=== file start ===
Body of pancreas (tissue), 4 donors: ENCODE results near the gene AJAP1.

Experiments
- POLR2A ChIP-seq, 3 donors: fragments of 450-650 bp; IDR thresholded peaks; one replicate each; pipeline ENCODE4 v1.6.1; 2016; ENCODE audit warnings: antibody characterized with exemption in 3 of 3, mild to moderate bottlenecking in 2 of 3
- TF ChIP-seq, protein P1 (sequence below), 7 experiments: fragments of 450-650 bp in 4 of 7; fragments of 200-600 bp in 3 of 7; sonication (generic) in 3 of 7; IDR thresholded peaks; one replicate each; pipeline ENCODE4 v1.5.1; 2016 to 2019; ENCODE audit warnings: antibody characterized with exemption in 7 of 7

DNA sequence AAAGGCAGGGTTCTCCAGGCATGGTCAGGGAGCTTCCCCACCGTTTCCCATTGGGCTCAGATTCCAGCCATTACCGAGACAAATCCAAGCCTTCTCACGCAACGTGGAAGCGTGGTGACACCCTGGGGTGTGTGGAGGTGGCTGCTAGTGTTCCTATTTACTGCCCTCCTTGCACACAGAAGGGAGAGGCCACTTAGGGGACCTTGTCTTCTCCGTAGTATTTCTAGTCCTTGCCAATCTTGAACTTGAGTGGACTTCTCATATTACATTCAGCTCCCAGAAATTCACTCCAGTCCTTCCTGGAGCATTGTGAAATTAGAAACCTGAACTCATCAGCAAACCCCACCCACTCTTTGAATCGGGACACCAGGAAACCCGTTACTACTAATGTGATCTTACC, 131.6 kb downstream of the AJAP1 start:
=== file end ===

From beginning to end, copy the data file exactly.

Body of pancreas (tissue), 4 donors: ENCODE results near the gene AJAP1.

Experiments
- POLR2A ChIP-seq, 3 donors: fragments of 450-650 bp; IDR thresholded peaks; one replicate each; pipeline ENCODE4 v1.6.1; 2016; ENCODE audit warnings: antibody characterized with exemption in 3 of 3, mild to moderate bottlenecking in 2 of 3
- TF ChIP-seq, protein P1 (sequence below), 7 experiments: fragments of 450-650 bp in 4 of 7; fragments of 200-600 bp in 3 of 7; sonication (generic) in 3 of 7; IDR thresholded peaks; one replicate each; pipeline ENCODE4 v1.5.1; 2016 to 2019; ENCODE audit warnings: antibody characterized with exemption in 7 of 7

DNA sequence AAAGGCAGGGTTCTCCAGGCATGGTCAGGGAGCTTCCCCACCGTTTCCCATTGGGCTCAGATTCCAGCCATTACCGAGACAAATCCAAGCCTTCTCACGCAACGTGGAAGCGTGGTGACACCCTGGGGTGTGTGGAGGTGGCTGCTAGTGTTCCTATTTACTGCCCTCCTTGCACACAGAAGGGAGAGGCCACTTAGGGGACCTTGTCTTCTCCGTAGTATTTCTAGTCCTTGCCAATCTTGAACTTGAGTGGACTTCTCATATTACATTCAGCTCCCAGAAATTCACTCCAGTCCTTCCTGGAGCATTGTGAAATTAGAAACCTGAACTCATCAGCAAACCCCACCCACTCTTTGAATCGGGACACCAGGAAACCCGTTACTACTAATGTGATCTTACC, 131.6 kb downstream of the AJAP1 start: